Question: The palm trees lining Ala Wai Boulevard are dying! Several have been removed already and numerous others are withering. Word is that the contractor who replaced the sidewalk along the canal drove heavy machinery over the irrigation pipes and broke the irrigation system. The Ala Wai corridor is a major transit street for visitors and kamaaina alike. Loss of all the palms will seriously degrade the views and leave the canal looking like just what it is — a polluted drainage ditch. What can the city do to save these palms and replace the ones lost already?
Answer: The city hopes to save the remaining 187 coconut palms on the canal side of Ala Wai Boulevard with watering from tanker trucks, as well as manual watering, until damaged irrigation pipes are repaired.
The exact number of palms that had to be removed because of the broken irrigation system was not given, but we’re told it was fewer than 20.
Although the irrigation system was damaged as a result of sidewalk repairs made by crews from the city Department of Facility Maintenance, vandalism is considered the major factor, said city administration spokeswoman Louise Kim McCoy.
Repairs along the Ala Wai were done "some time ago" to address "voids" beneath the sidewalk. Those voids caused sinkholes to form in the grassy area.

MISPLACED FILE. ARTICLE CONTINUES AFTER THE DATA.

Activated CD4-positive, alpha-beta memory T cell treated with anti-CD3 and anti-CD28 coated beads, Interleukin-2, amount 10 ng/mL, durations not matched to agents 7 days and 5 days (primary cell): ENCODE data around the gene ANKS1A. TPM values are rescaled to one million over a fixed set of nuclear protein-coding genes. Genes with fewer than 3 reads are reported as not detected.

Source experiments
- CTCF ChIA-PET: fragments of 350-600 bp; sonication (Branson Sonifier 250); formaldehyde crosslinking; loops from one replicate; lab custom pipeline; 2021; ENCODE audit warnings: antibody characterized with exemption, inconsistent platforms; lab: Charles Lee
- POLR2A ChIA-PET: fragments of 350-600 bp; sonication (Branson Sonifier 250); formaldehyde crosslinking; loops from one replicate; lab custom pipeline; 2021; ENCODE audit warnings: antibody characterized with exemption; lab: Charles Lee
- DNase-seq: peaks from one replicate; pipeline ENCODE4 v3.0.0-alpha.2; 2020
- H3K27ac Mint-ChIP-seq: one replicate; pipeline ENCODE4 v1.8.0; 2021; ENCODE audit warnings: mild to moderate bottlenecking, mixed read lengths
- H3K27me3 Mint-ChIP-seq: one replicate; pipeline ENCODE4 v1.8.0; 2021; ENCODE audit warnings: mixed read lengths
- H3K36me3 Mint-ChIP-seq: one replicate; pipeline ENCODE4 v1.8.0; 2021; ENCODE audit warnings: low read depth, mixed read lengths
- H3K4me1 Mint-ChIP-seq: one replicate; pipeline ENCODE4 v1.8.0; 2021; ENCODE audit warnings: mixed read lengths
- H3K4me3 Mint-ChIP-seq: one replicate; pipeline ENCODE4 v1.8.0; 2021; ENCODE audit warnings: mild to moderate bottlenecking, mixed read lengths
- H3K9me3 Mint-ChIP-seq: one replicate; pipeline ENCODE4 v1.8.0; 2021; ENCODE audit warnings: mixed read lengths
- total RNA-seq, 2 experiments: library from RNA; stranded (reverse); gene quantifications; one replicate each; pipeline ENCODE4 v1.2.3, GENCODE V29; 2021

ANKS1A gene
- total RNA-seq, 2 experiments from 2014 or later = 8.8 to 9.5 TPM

However, pipes that were broken as part of the sidewalk work were immediately repaired and did not contribute to bald spots in the grass or to the dying palm trees, Kim McCoy said.
Instead, frequent vandalism is being blamed.
Nearby residents have reported seeing homeless people who sleep in the area break irrigation valves, kick sprinkler heads and remove water valve box covers and toss them into the canal, Kim McCoy said.
That has necessitated numerous repairs to broken sprinkler heads, risers, pipes and valves, as well as missing valve boxes and valve covers, she said.
The city hopes to reduce the vandalism by adjusting the sprinkler times — basically to not wet the homeless when they’re in the area — while repairs will be made as staff resources become available, she said.
"We are also looking into selecting more sturdy and appropriate plants or trees for this particular area."
Question: Do you have the name and address of the woman who collects Christmas cards every year? I send mine to her every January, but I can’t find my clipping on where to send them.
Answer: Merlinda Oania is the Waipahu Intermediate School teacher who collects the fronts of greeting cards — expanded from only Christmas cards to include other occasions — so her students can make booklets for hospitalized children at Shriners and Ronald McDonald’s house.
Send the cards to her at 98-596 Kaimu Loop, Aiea, HI 96701 (phone 486-0236).
To Naomi T., an angel, for her act of kindness. In December, I went to my beautician in Waipahu for a haircut. When she was done, I searched my handbag for my car keys. At the moment I realized my keys were probably (locked) in my car, Naomi, a friend of my beautician, came by to drop off a package. She saw that my keys were left on the driver’s seat and immediately offered to take me to my home in Pearl City to pick up my spare keys and drive me back to Waipahu. She had a meeting scheduled a half-hour later and ended up being late, but still took the time to help me. — Grateful in Pearl City
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